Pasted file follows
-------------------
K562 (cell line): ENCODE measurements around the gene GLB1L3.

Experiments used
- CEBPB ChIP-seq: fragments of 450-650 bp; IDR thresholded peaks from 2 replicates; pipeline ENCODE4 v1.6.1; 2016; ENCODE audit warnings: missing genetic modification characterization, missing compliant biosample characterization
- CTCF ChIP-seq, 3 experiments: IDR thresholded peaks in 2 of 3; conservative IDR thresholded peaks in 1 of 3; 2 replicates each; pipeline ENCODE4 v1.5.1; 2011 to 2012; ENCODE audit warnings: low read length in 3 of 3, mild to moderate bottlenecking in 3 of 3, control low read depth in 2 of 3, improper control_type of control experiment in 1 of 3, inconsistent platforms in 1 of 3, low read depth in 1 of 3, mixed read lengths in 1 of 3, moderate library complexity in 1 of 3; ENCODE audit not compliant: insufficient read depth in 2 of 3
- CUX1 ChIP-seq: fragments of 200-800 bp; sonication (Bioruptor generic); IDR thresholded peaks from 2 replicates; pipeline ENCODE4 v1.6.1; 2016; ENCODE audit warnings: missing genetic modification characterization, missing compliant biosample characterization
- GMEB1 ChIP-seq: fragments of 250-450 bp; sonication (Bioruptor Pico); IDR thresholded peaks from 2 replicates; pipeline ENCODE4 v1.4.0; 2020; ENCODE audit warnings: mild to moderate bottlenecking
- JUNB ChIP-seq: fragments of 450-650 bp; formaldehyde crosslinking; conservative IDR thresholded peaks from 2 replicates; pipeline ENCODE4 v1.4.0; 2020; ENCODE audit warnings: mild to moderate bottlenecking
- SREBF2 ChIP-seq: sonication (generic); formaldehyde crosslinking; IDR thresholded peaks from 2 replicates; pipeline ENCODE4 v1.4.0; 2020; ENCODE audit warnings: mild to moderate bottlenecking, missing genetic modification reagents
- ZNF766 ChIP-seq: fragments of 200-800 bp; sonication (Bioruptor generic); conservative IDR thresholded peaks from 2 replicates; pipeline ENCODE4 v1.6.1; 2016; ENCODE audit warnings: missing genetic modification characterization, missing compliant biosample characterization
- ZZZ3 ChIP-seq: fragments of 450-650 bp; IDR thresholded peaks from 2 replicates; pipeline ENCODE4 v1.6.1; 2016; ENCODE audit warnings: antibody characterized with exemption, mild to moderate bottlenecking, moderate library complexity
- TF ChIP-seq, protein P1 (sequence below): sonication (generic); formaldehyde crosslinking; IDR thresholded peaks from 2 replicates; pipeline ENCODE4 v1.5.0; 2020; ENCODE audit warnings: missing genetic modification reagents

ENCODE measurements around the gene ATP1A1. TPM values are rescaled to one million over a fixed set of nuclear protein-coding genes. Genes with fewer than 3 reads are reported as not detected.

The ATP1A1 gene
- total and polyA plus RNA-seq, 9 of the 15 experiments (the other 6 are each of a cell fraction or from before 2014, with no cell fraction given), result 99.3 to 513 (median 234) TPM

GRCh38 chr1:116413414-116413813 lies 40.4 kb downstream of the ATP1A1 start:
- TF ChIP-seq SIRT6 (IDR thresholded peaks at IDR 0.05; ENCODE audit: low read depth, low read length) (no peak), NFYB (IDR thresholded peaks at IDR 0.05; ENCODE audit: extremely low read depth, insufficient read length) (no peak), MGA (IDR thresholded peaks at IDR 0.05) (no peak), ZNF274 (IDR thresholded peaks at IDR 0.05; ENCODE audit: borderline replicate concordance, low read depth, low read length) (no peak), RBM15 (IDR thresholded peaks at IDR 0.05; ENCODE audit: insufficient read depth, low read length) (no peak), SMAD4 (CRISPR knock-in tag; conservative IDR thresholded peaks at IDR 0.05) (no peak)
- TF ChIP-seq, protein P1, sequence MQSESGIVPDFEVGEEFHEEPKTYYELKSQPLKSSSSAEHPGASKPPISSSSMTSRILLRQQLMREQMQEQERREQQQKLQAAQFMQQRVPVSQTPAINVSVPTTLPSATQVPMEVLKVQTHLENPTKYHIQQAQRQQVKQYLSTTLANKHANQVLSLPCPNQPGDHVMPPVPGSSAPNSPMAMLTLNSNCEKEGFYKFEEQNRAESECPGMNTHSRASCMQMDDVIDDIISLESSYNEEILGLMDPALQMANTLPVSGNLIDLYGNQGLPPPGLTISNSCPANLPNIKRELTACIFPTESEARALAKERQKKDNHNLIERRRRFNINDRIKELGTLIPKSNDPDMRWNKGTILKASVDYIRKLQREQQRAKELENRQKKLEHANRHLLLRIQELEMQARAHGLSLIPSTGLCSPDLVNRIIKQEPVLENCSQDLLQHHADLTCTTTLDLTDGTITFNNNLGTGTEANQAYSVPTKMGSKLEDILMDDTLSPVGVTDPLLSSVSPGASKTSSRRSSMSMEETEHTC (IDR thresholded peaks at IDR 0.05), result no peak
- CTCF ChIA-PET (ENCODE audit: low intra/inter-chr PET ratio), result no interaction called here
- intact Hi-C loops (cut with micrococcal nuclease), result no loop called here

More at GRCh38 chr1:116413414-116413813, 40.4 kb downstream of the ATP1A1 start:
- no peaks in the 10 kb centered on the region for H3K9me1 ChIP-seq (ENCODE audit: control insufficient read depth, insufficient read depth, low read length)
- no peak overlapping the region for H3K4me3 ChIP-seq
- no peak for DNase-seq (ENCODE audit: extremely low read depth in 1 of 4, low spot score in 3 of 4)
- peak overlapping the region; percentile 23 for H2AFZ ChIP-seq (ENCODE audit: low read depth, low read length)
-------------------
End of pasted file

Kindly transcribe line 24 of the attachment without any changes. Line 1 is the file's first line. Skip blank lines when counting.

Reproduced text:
- peak overlapping the region; percentile 23 for H2AFZ ChIP-seq (ENCODE audit: low read depth, low read length)